As those of you who follow us know, we don’t recommend rice cereal as baby’s first solid food. Instead we recommend slightly cooked egg yolk, with grated frozen liver from pastured animals and a pinch of unrefined salt. Some of our additional recommendations are reflected in the photos one of our community members captured of food she has made for her 6 month old boy. Kristen Schmidt either steams or boils vegetables and then purees them with traditional fats such as ghee, tallow, and lard. She also adds a pinch of Himalayan salt. As you’ll see, nutrient-dense liver and nourishing bone broth is included in her son’s diet.

Pictured below are beets with ghee, and carrots with lard.


Ghee is a form of clarified butter created by skimming the milk solids out of melted butter. You can make your own or purchase it. Sandeep Agarwal of Pure Indian Foods talks about the benefits of ghee in this Wise Traditions podcast episode. We recommend that all vegetables be organically grown, and that the traditional fats be from pasture-raised animals.

Jen Allbritton, a Certified Nutritionist and the author of the article Nourishing a Growing Baby encourages us to add a pinch of salt. She explains that while many books warn against giving salt to babies, salt is actually critical for digestion as well as for brain development. Use unrefined salt, such as Celtic Sea Salt, to supply a variety of trace minerals.

Next is sweet potato, bison tallow and broth, then grass-fed beef, liver, and tallow.


Traditional fats are especially important for growing children. Mary Enig, PhD. wrote in an article published by the Weston A. Price Foundation; “Pediatric clinicians noted a number of years ago that children who were put onto lowfat and low-cholesterol diets failed to grow properly. It seems that during the critical growing years, children need levels of fat substantially in excess of the levels recommended in the US dietary guidelines. After all, mother’s milk contains 55 percent of calories as fat, much of it saturated fat. Children need high levels of fat throughout the period of growth and development. Milk and animal fats give energy and also help children build muscle and bone. In addition, the animal fats provide vitamins A and D necessary for protein and mineral assimilation.” Mary goes onto to explain:

Which are good fats and oils for children?

Good fats and oils can be an inherent part of the food children eat such as the fat in meat and fish and fat in the vegetables, nuts, and grains; or they can be added to foods through cooking and as dressings and sauces. A spoonful of a particular fat or oil can be easily added to soups, stews, mixed dishes or hot cereals.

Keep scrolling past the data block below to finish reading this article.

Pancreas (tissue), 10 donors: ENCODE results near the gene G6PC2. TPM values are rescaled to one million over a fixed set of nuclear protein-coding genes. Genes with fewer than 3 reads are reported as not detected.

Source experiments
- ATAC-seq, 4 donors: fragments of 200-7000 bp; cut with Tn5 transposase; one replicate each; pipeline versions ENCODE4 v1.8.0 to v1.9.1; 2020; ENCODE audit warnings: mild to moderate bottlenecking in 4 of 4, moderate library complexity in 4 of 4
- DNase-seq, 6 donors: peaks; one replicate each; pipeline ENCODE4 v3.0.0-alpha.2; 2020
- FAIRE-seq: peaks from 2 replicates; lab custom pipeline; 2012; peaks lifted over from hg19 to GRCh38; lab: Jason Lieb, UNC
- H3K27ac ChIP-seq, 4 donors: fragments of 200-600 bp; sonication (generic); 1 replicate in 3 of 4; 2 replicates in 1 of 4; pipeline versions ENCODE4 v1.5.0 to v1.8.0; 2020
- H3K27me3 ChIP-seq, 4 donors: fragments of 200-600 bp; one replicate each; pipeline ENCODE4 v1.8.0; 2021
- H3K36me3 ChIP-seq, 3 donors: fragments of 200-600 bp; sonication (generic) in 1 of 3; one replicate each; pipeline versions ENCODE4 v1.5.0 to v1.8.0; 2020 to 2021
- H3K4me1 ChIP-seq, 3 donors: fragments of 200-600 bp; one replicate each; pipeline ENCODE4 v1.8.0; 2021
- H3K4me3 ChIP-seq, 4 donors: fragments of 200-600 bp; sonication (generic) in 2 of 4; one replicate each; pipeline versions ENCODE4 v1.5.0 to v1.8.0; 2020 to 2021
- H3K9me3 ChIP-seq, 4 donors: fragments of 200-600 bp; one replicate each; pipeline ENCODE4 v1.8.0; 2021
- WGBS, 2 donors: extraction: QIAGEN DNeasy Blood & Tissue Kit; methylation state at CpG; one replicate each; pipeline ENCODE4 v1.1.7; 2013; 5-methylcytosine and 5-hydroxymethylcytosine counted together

Good fats are quality dairy fats from grass-fed cows, such as butter, cream and whole milk. Good fats are natural fats from properly fed animals, poultry, and fish. These animal fats supply true vitamin A, vitamin D and the proper cholesterol needed for brain and vision development. The animal fats also supply other fat soluble nutrients that support the immune system such as glycosphingolipids. Fish oils such as cod liver oil also supply important elongated omega-3 fatty acids as well as vitamins A and D.

Good oils are those readily extracted from fruits such as olive oil, palm oil, coconut oil, and they are traditionally unrefined. Good oils are also those that are unrefined and extracted from many nuts and seeds. Some of these oils are called omega-3 oils, some are called omega-6 oils, and some are called omega-9 oils. Oils with plenty of omega-3 include flaxseed oil and perilla oil; those with moderate amounts of omega-3 fatty acids include unrefined canola, soybean, and walnut oils. However, for various reasons, most canola and soybean oil should be avoided. Many oils such as unrefined corn oil, safflower oil, and sunflower oil do not have omega-3 but are typically high in omega-6 fatty acids and they should be used only in very small amounts.

Foods should be chosen so that they supply a mixture of these different fats and oils. No one fat or oil can properly suit all purposes, although many of the good quality animal fats come close. Children need enough of the stable saturated fats, they need enough of the monounsaturated fats or oils, and they need an adequate amount and a proper balance of the essential fatty acids, which come primarily from the omega-3 and omega-6 oils.

Learn more in our post that covers Resources for Baby’s First Solid Food, and in these books we recommend: Super Nutrition for Babies, The Nourishing Traditions Book of Baby & Child Care and Nourished Beginnings Baby Food.

What are your favorite traditional fats?